Luxury E-commerce platform Secoo opened a pop-up store with lingerie brand La Perla last year in Beijing’s popular Sanlitun shopping district. Similarly, MyMM, a content-driven e-commerce platform,  launched a ‘Trend hunter’ themed pop-up store in Shanghai, allowing visitors to touch the merchandise listed on the site. MyMM said the pop-up store benefits lesser-known brands on the platform, giving them a chance to test consumer response before investing in a physical store.

“About one and a half years ago, more and more e-commerce sites started to think about opening an offline pop-up shop. It has reached a near-explosive state this year,” Vincent Tan, the founder of a pop-up agency POPEX told Chinese media Netease Tech.

He argued that it’s become harder for e-commerce platforms to acquire new users online, and shopping malls have been struggling to attract foot traffic. Pop-ups are seen as a solution to both problems, leading online and offline retailers to increasingly working together.

Another recent development is e-commerce sites hosting virtual pop-ups on their platforms. Luxury brands concerned about cheapening their brand by selling online can experiment with e-commerce platforms by first trying a limited collaboration. On April 10 this year, for instance, luxury watchmaker Audemars Piguet announced its first online pop-up boutique in partnership with JD.com, which marks the 143-year-old Swiss manufacturer’s first foray into e-commerce. That gives them the opportunity to evaluate sales performance and consumer feedback before committing to a deeper, more ongoing relationship.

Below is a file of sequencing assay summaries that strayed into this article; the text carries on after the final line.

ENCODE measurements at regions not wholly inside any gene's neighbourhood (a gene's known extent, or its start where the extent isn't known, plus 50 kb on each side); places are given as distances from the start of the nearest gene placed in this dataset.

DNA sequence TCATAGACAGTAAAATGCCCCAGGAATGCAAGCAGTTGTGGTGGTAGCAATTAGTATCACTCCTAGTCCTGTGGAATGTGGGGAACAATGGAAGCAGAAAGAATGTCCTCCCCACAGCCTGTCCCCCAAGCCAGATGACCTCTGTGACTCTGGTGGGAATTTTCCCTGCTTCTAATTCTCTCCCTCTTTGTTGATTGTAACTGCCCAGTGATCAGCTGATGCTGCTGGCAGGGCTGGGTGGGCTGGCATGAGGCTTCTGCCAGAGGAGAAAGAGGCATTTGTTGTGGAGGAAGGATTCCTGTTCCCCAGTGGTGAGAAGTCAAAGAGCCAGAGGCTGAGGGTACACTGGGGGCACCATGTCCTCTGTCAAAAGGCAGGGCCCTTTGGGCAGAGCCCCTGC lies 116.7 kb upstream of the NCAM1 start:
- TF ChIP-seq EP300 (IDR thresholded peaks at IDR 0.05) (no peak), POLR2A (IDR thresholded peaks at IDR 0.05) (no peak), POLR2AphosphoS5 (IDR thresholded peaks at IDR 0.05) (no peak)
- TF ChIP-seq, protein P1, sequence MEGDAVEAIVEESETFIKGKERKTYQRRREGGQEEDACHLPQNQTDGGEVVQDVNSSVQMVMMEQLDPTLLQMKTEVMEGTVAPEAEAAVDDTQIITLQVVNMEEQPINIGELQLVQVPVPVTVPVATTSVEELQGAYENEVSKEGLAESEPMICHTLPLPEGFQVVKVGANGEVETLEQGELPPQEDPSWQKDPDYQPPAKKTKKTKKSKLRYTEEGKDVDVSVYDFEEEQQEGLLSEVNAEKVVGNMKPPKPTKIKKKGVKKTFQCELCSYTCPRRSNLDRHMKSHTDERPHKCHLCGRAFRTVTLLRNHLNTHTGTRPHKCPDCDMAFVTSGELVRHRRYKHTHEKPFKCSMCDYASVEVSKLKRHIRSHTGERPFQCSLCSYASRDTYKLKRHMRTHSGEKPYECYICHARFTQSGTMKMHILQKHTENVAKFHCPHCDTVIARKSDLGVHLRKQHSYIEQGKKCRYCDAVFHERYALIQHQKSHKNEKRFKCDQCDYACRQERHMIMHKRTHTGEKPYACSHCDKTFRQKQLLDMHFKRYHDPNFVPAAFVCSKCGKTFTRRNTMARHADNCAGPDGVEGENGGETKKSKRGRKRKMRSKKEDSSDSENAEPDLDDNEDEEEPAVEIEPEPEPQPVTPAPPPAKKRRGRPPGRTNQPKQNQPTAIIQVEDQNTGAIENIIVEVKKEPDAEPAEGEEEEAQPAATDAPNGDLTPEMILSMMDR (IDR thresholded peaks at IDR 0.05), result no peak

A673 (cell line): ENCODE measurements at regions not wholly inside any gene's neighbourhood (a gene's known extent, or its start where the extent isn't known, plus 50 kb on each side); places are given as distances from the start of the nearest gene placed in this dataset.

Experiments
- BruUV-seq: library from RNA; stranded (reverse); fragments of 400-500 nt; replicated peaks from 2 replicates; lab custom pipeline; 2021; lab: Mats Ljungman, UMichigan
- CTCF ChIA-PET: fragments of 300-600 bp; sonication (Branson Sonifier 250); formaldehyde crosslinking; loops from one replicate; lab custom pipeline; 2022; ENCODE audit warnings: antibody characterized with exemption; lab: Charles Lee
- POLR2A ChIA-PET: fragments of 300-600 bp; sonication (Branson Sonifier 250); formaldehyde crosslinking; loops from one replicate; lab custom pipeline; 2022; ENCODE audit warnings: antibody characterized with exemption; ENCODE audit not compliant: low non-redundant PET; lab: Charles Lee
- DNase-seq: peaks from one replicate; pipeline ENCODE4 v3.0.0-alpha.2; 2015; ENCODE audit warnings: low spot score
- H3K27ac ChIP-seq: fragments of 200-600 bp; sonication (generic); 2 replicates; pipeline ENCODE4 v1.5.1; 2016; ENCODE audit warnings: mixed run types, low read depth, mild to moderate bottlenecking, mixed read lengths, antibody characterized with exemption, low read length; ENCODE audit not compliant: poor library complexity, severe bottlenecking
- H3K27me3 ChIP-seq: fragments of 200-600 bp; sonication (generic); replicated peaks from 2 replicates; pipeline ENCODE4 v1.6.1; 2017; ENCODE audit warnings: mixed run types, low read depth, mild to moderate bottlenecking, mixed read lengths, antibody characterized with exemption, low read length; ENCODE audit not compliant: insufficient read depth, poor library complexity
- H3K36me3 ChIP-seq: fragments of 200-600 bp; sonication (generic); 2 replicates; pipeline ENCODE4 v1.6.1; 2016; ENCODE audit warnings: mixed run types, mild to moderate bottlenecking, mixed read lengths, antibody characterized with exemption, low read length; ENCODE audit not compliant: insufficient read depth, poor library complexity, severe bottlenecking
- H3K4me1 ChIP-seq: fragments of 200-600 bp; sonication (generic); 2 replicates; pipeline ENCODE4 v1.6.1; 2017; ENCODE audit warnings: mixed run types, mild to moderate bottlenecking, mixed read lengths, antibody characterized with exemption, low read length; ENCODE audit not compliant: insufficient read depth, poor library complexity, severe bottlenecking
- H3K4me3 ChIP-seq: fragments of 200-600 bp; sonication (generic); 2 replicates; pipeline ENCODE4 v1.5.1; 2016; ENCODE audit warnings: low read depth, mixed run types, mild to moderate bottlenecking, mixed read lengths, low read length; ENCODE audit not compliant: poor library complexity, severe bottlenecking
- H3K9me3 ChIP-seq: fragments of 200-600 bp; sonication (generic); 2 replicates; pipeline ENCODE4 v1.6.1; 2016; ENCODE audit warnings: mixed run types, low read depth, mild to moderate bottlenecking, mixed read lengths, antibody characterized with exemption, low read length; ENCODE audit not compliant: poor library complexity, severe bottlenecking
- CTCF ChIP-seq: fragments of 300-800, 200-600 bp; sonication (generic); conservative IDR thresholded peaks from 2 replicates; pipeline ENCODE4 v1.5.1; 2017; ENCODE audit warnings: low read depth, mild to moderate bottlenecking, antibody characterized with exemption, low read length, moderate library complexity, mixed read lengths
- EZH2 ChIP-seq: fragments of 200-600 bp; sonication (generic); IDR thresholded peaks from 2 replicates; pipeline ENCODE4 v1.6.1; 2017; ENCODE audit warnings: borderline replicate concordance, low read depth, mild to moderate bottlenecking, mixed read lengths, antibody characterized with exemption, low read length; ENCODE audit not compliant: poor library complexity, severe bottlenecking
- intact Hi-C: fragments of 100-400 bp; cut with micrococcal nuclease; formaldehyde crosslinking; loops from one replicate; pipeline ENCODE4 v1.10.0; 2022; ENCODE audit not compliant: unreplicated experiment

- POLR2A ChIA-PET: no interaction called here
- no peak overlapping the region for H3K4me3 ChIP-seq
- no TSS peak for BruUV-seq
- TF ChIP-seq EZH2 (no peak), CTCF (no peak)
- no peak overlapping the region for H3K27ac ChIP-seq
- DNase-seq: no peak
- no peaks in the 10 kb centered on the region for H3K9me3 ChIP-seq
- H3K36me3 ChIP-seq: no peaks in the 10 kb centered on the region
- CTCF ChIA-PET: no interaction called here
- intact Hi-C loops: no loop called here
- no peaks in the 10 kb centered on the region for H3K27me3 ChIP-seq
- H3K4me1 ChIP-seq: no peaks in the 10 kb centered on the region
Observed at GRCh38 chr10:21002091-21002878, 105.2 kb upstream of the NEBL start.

What’s the Future of Pop-ups?

While pop-up shops can be a useful testing ground for some brands, for others they may already be too cost-prohibitive.

Pop-up stores are meant to make young consumers excited, but as they become more commonplace, it’s getting harder to generate that engagement. Simultaneously, the cost of launching a successful pop-up has gone up as more PR and marketing staff are needed, and hiring a space is becoming more expensive.

For smaller brands, hosting a pop-up doesn’t necessarily help them survive and thrive. Guo Wanyi, a manager of a Chinese brand called Debrand said, “It’s not like a physical store where you can count on sales. Often times the purpose of opening a pop-up is not to generate sales, so you can’t necessarily get back the cost.”

For luxury brands, while pop-ups can help reach younger consumers, hosting too many can eat away at their uniqueness. Like online marketing, not ever retail pop-up retail store can go viral.

By Ruonan Zheng 

This article was originally published on Jing Daily, a content partner of TheCurrentDaily: Are China’s Retail Pop-ups a Bubble That’s Ready to Burst?

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social media

5 Chinese New Year resolutions for luxury brands on WeChat

Photo: Shutterstock.com/Sirirat - china wechat
Photo: Shutterstock.com/Sirirat

In January this year, thousands of developers gathered at WeChat’s Annual Conference in Guangzhou, anxiously waiting for Allen Zhang (??? ), the creator of WeChat, to disclose the new features coming to the most used app in China. We spoke with four strategiests who help brands with WeChat about what the new announcements will mean for luxury brands in the Year of Dog.

1. Create Better, More Original Content

One of the biggest announcements from the conference is that WeChat is going to launch a separate app for Official Accounts, typically used by brands, which will allow readers to access content more easily and for operators to better manage their content.